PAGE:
It’s called the ‘endowment effect’, and it’s a popular topic of research amongst Psychologists and Behavioural Economists. In short, just having something makes us think it is worth more than we would if we didn’t already have it. This attachment to things we own means we think the items that make up our personal property are more valuable than they really might be. The researcher who first identified the phenomenon was Richard Thaler who in 1980 did an experiment in which he gave coffee mugs to one set of people and asked what they’d sell them for.  He asked another group of people what they’d pay for the mug.  Keep in mind these weren’t even people’s favourite mugs, just mugs they’d been given. Even so, those contemplating selling asked on average $7 for their mug while those saying what they’d pay for the same mug offered on average $3. The effect is stronger if we own the mug for longer.

In some ways this is a great little trick our brains play on us. We’ll automatically be more happy with most things than we’d thought we’d be, just because we have them. It’s a built in “no regrets” feature and it seems to have evolved to make sure we protect what we have. It’s also exploited by companies offering money back guarantees. They know that just having the blender or espresso machine for a while will ensure satisfaction with them and as a result fewer returns.

So what does this have to do with real estate?

When analysing a valuer’s report with a disappointed client selling their home we invariably hear the statement “one sold next door and it was no where near as nice as ours”.  One, perfectly reasonable explanation is that valuers tend to be on the conservative side – firstly because markets rise over time and they base their valuations on past sales, and also because they’re more at risk of being sued for negligence for an over than for an under-valuation. But the endowment effect could also be rattling around there as an explanation?  Try to keep this in mind for example when you’re trying to sell and the crowds just don’t seem to realise that your property is as wonderful as you think it is. While you may have reconciled yourself to its weaknesses and just love its attractions, buyers will be more dispassionate. They don’t have the attachment you do and you may need to find a price based on similar properties rather than your feelings.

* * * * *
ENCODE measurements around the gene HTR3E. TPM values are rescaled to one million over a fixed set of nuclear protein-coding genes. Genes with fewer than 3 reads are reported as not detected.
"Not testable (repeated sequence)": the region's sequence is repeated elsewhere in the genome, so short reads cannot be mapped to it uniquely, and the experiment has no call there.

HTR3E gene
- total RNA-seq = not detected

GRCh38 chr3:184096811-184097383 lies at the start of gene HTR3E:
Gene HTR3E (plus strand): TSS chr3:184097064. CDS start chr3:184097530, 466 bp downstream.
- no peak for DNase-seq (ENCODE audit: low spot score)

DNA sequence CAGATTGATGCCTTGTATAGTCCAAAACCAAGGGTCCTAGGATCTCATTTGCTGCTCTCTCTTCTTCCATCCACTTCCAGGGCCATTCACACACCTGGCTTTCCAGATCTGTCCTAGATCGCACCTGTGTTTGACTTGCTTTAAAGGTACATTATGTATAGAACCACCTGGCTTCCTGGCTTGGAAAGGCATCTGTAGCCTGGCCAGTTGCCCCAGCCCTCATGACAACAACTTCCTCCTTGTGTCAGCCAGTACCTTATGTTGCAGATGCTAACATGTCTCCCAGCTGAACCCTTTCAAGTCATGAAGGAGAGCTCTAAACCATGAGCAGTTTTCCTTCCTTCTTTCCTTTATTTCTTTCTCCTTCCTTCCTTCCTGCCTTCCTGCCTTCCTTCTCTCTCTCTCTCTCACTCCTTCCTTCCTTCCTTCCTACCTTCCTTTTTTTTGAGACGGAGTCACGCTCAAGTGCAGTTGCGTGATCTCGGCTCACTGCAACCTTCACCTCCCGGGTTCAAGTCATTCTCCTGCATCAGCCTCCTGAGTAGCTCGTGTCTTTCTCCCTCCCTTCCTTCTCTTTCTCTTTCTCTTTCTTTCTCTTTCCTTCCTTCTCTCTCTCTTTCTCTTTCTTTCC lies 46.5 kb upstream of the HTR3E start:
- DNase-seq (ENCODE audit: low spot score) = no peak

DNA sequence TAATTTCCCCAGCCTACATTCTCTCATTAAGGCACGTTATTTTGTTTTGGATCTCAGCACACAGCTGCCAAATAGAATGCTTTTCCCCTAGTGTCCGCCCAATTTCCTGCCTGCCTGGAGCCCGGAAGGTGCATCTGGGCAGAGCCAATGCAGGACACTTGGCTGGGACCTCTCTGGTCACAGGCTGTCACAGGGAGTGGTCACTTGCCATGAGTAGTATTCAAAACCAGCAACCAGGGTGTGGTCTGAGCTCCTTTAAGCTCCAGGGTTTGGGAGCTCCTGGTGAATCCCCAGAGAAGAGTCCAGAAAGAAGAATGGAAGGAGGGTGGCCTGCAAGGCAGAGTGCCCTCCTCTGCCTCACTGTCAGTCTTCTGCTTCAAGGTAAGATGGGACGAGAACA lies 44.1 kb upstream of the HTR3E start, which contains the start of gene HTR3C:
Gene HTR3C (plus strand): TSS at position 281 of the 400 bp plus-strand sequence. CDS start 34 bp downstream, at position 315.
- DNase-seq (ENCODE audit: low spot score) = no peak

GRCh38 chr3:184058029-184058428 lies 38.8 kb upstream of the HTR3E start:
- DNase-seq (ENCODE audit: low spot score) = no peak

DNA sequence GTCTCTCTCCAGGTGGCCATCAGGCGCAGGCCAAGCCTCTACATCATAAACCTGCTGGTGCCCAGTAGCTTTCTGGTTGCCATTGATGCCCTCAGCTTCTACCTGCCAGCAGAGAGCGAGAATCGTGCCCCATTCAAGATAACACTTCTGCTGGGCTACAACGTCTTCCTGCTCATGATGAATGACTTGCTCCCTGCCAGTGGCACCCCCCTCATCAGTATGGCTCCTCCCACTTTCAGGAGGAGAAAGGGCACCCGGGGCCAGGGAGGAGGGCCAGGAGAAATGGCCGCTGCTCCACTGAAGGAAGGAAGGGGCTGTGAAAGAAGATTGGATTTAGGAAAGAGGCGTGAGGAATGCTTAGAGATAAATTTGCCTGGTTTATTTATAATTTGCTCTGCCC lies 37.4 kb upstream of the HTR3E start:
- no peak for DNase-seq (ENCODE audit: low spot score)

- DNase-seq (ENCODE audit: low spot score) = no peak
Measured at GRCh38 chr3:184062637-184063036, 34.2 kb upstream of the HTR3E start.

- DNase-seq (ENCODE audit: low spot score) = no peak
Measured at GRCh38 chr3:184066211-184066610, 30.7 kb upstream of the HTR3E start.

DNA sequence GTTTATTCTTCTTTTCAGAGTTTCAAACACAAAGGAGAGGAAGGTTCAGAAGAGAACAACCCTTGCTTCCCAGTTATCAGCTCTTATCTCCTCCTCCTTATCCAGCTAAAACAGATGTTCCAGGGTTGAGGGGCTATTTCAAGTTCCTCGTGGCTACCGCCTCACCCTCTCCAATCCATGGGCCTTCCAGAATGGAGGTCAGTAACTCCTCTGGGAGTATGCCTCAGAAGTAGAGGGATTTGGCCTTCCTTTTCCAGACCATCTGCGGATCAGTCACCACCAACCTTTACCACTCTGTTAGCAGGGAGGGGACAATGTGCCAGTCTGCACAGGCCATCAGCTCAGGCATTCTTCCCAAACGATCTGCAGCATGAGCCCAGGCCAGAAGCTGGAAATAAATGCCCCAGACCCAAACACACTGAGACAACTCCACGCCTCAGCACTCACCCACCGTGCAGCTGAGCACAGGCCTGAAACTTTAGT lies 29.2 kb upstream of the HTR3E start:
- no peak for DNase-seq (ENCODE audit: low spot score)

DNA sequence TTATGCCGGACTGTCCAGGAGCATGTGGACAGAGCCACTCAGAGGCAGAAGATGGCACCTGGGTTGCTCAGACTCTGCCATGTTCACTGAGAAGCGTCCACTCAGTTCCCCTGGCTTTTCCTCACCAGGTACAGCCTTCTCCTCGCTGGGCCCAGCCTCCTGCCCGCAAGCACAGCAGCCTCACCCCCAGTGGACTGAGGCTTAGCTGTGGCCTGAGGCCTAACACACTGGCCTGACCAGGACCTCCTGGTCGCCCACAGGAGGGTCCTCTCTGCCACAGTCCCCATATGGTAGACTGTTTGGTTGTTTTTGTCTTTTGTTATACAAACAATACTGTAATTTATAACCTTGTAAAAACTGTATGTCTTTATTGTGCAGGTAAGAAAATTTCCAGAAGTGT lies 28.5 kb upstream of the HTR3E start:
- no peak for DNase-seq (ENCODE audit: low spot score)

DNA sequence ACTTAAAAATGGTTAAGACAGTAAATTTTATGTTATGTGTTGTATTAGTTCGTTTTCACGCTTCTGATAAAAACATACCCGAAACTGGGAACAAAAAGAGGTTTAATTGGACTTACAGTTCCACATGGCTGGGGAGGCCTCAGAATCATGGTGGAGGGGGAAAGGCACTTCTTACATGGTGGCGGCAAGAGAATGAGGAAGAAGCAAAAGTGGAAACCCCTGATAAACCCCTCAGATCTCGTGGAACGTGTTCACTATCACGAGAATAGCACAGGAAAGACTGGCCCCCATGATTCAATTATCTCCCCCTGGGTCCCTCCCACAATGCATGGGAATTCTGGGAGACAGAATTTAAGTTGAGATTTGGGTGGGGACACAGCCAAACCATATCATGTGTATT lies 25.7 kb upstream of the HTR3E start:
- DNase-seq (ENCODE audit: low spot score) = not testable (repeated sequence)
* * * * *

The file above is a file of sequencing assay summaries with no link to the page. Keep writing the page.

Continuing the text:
For the buyer the lesson is more immediate. The endowment effect can take root in your brain remarkably quickly and it’s something that real estate agents play on continually. Sometimes you don’t even have to have bought something, just the idea of buying a certain thing can be enough. You may get attached to a house you’ve inspected and have your heart set on. This may lead you to offer a higher price, quite understandable. However if you are a little tight on deposit or equity remember the lender’s valuation may not agree and that can have serious and expensive repercussions.  This is particularly crucial when bidding at auction as a mistake here can be dreadfully expensive.  Do your home work, we recommend if possible invest $250 and have a professional valuation completed.  It is fine to buy with your heart, just make sure your brain is connected with two feet firmly on the ground.  One thing that’s worth doing is bringing along a friend to your second inspection. Try to keep them away from the hype and even from your own enthusiasm for the property and then ask them what they think the downsides are, and what their valuation is.

But remember that you only live once. If you’re buying a property to live in, and you plan to do so for a long period of time, and – of course this is crucial – you can afford it – then the rational thing to do is to bid a little above the odds if it’s necessary to secure the property. You only live once.